The third type of knowledge professional I’ve identified is the organizational or corporate knowledge strategist, the employee whose work is that generally thought of as the management of knowledge services. With knowledge services usually defined – as noted in earlier posts on this subject – as the convergence of information management, KM, and strategic learning, or, perhaps better put, as developing and implementing strategies for managing information, knowledge, and corporate or organizational learning, these activities provide focus for the knowledge strategist for matching the corporate knowledge strategy with the organization’s business strategy or mission. The knowledge strategists are the people who design and plan knowledge-related activities and policy, and they are particularly expected to give attention to future knowledge-related roles and activities that will affect corporate or organizational success. Their purpose is to innovate and invent and – with no apology – to create their own jobs.
The work of the knowledge strategist differs from that of the general knowledge worker and the strategic knowledge professional (see earlier posts) in that the knowledge strategist would not necessarily be a “behind-the-desk” employee. While the knowledge strategist has management responsibility for the work of records managers, archivists, information technologists, web specialists, media and/or editorial specialists, specialist librarians, researchers, and the like, the discipline of knowledge strategy is much more management focused and less service oriented (that is, in the sense of providing direct knowledge services to meet other employees’ knowledge needs). A quick-and-easy (and vastly simplified) explanation of the work of the knowledge strategist might go back to the basic definition of strategy: a plan of action to achieve a particular goal. The knowledge strategist creates the plan; the strategic knowledge professional makes it happen and (not to confuse the issue) the general knowledge worker is often both the recipient of the results of the action and, in many cases, with prior expertise and prior experience and knowledge, often participates in the development of the knowledge required to implement the plan of action).
Can I come up with an example? Let’s try.
In the publishing business – a magazine publisher, say (and it doesn’t matter whether the end product is a published “newsstand” magazine or a digital product) – senior editorial staff determine what stories will be published. Every company is different, but generally speaking there is a “story team” (called by different names in different organizations). Usually it’s in the form of what senior editorial management thinks of as a CoP, with responsibility for coming up with story ideas.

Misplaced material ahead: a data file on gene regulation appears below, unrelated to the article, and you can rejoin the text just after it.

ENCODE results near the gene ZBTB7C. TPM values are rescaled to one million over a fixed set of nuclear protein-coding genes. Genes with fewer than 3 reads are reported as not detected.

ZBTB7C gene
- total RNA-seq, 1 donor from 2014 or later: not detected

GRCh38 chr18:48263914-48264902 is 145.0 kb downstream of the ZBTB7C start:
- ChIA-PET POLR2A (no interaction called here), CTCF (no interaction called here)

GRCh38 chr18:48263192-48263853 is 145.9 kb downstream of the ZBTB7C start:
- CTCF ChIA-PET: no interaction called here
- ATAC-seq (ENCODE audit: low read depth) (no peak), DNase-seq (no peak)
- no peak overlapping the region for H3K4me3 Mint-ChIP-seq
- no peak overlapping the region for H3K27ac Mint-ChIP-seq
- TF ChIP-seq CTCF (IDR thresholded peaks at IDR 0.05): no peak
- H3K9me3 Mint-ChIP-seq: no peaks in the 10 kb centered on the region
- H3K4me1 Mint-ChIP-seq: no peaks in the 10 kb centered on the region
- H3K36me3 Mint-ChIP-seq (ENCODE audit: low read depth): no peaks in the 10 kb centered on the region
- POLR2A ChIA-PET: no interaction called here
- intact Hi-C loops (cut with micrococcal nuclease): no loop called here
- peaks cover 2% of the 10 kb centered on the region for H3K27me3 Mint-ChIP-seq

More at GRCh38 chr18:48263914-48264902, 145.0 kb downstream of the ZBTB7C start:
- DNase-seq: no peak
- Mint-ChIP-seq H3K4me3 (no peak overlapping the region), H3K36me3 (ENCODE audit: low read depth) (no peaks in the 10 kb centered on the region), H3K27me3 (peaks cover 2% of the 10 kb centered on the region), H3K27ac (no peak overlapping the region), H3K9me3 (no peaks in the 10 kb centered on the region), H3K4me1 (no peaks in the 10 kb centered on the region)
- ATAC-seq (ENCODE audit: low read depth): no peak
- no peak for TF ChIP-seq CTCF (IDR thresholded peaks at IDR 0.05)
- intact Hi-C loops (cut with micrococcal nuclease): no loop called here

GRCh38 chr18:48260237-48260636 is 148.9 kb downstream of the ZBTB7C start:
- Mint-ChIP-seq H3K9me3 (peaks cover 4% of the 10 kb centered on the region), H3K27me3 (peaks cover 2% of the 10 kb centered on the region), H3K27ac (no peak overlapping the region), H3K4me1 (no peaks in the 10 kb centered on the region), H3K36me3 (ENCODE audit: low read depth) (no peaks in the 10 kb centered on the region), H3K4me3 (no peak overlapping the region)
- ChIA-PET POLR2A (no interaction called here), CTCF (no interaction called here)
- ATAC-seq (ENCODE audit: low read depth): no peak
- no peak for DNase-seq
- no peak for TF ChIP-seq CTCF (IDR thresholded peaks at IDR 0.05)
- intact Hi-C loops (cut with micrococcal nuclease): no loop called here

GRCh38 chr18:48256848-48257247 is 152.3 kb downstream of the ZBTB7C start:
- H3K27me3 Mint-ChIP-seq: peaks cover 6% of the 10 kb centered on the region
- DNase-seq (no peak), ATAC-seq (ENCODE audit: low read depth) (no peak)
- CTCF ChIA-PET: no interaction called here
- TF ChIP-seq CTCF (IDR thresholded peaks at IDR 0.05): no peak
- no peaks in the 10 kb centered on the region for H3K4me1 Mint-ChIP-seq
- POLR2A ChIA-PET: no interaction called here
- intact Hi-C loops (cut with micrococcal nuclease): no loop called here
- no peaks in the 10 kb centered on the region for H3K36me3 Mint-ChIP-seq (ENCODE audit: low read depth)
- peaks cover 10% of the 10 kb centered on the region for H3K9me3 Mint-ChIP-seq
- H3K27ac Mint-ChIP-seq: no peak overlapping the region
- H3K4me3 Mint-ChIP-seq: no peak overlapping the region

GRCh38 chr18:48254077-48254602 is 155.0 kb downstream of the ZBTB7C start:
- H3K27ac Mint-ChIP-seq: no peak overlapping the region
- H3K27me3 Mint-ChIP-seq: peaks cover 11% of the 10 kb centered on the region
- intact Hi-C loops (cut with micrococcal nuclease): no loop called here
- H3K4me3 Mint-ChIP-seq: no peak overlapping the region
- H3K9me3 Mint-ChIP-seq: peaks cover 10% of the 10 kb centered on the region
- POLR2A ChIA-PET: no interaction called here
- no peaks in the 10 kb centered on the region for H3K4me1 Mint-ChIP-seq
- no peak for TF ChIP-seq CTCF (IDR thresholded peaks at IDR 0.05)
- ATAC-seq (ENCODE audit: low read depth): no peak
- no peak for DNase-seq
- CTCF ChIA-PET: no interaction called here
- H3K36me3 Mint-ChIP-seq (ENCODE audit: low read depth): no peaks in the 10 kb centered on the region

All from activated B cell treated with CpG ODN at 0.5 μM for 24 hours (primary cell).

Somewhere out in the company there are what we’ve called “knowledge workers” doing all sorts of tasks relating to running the magazine, including knowledge work relating to editorial and or other “office” functions. They spend a lot of time looking for stuff, asking people where this-or-that document or tape or photo file might be, and they do a lot of team work themselves, trying to come up – with their supervisors and managers – with ways to work smarter.
At the same time, a group of strategic knowledge professionals carry out knowledge-related tasks, conducting research, managing filing systems, making sure the online tools are working, and performing similar tasks, usually with the goal of providing some level of knowledge services delivery (information management, KM, strategic learning) that benefits other workers. These are the “behind-the-desk” people I referred to above, the strategic knowledge professionals who actually provide the delivery of services that gets strategic knowledge to the people in the company who need it.
At the senior level, the knowledge strategist is responsible for ensuring that it all works. This manager’s job is to work with any level of knowledge development and knowledge sharing (KD/KS) that’s required within the organization. If there is a particular knowledge-related need – getting back to the story team and its objectives – it’s the knowledge strategist who puts it together. In this case, the story team collects (and probably has been collecting since the magazine was started) all sorts of content about story ideas: when an idea was proposed, how the idea was dealt with, whether there was a story as a result, research and illustrative materials considered for the story, and any number of other knowledge “products” that affect the implementation (or rejection) of a story idea. It’s a “knowledge bank” (as it’s called in many fields) and it is at the disposal of the entire organization.
In this example, the problem is that it’s not working very well. In fact, it’s not working at all, and at this magazine there’s lots of complaining about how it doesn’t work, how much time and money is lost, all the usual issues having to do with an internal tool that causes more problems than it solves.
The solution is the responsibility of the knowledge strategist. That manager must identify and, if needed, establish policies relating to the usability of the knowledge bank. They most probably must conduct a knowledge audit, identify how and by whom (and how successfully) the contents of the knowledge bank are used (or not), work with other senior management and, particularly, with the story team on developing knowledge strategy for the knowledge bank. Finally, they must come up with an actionable plan that will ensure that all knowledge workers at all levels in the company have access to the knowledge resources they require to do their work.